Think of the marriages that seem to go up in flames out of nowhere when the reality is someone kept quiet for years until they hit their breaking point.

Expressing anger as it occurs is a much healthier way of using anger to help us guide our relationships in the moment.

How to Deal With Anger

If you feel angry, how should you deal with it right at that moment?

1. Slow Down

From time to time, I receive an email at work that makes me so angry that steam is probably pouring out of my ears.

In my less restrained moments, I have been known to fire off a quick response, and that typically has ended about as well as you might imagine.

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When I actually walk away from my computer and go do something else for a while, I am able to calm down and think more rationally. After that happens, I am able to respond in a more appropriate and productive manner. Doing things that helps you learn how to release anger can make an uncomfortable situation more manageable before it gets out of hand.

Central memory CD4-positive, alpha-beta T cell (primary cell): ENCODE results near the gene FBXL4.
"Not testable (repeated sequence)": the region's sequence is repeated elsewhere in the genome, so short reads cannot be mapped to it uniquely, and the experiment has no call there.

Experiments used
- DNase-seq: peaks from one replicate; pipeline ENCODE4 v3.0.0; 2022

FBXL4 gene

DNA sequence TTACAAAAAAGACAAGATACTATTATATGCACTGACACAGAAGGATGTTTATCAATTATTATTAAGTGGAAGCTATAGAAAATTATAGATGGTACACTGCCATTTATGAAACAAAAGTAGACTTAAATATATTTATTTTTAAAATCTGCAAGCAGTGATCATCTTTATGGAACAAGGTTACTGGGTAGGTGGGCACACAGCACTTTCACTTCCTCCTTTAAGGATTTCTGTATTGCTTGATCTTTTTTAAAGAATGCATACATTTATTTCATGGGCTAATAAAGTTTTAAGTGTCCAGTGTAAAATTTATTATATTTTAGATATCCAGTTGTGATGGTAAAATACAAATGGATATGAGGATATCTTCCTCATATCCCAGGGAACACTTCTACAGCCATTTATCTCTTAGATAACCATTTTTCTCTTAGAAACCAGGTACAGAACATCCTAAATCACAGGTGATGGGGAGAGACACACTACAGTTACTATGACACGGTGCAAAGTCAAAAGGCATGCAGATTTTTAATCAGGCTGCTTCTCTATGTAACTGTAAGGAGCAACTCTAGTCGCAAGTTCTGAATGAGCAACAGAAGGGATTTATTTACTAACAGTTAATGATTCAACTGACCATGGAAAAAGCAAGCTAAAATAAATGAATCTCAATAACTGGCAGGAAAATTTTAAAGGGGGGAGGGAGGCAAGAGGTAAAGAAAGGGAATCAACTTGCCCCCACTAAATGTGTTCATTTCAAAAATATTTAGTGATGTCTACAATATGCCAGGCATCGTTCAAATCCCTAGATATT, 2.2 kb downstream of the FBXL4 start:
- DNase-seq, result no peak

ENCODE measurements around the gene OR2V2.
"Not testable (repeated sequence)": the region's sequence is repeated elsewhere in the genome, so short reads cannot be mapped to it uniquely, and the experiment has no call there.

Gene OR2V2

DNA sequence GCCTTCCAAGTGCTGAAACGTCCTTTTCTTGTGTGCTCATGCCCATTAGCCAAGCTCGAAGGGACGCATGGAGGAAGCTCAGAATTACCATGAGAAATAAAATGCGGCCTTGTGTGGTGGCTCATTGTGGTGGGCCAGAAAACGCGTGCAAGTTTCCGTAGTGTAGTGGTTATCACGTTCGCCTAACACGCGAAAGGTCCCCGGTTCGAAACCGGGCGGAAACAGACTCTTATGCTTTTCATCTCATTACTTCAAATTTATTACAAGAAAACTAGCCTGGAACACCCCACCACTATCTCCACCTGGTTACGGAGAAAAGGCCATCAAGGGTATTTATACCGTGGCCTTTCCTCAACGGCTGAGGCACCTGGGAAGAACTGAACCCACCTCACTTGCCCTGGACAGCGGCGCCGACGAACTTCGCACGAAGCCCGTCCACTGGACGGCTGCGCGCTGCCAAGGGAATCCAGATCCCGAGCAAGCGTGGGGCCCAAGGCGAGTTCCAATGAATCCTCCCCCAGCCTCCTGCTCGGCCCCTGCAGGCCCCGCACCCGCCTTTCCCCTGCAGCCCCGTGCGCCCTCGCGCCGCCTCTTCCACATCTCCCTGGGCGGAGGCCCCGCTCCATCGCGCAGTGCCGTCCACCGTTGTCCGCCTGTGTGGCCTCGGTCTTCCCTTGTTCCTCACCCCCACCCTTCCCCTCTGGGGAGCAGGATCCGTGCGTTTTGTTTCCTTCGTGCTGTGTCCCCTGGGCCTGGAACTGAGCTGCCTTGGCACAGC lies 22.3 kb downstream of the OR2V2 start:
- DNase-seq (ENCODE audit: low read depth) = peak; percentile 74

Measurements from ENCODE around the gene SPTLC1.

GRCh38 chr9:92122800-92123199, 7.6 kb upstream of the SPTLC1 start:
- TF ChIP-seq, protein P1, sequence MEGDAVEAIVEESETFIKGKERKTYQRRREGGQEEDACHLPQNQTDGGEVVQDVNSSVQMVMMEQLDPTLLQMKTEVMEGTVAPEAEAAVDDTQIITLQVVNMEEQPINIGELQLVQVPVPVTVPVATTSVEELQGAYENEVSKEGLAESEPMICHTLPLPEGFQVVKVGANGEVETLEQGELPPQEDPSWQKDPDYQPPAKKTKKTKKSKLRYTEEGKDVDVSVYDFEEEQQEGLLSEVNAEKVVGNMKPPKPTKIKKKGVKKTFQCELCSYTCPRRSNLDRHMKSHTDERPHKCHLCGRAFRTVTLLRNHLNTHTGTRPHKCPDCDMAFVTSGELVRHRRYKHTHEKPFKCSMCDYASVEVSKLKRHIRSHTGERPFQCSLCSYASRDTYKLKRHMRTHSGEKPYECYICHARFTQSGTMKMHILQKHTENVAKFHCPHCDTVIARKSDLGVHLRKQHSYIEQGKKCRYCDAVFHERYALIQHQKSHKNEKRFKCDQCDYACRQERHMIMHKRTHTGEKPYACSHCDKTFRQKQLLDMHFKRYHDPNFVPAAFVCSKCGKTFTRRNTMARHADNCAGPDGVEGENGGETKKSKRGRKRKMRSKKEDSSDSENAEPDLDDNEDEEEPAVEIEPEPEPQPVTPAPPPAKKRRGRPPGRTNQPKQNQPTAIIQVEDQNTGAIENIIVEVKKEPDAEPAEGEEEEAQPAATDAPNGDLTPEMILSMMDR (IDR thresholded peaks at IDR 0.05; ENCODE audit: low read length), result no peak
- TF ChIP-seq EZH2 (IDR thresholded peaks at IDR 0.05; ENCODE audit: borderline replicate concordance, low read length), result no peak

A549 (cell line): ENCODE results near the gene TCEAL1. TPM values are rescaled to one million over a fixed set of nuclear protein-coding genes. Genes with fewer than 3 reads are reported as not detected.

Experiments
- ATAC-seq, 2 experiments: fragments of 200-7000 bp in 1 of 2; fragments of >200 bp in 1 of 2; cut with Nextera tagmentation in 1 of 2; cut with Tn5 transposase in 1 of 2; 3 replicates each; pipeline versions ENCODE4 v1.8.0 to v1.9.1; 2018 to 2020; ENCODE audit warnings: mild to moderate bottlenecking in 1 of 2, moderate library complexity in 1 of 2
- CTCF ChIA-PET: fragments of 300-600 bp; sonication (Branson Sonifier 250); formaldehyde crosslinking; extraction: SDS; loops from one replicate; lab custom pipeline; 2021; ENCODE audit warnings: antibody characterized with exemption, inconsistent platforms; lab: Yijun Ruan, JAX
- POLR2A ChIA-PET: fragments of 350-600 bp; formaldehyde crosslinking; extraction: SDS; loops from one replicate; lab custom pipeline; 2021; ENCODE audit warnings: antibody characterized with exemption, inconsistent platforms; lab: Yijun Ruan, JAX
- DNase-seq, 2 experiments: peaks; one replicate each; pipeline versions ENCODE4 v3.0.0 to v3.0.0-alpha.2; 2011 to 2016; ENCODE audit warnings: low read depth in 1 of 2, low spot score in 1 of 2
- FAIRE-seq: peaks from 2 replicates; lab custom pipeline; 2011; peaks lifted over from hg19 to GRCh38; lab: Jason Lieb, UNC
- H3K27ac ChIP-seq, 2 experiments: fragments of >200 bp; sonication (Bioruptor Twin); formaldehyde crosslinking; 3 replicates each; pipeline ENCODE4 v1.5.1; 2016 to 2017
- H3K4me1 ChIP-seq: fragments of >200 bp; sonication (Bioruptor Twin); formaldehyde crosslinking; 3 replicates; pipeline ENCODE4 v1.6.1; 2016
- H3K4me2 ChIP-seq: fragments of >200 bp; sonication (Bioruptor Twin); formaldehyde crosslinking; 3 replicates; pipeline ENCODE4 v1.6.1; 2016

2. Focus on the “I”

Remember that you are the one that’s upset. Don’t accuse people of making you upset because, in the end, it’s your response to what someone did that really triggered your anger. You don’t want to place blame by saying something like “Why don’t you ever put away your dishes?” Say something more like “Having dirty dishes laying on the counter upsets me—can you work with me to come to a solution?”

When you are accusatory towards someone, all that does is increase the tension. This doesn’t usually do anything except make your anger rise higher.

3. Work out

When learning how to deal with anger, exercise is a great outlet. If something happens that angers you, see if you have the opportunity to burn off some of the anger.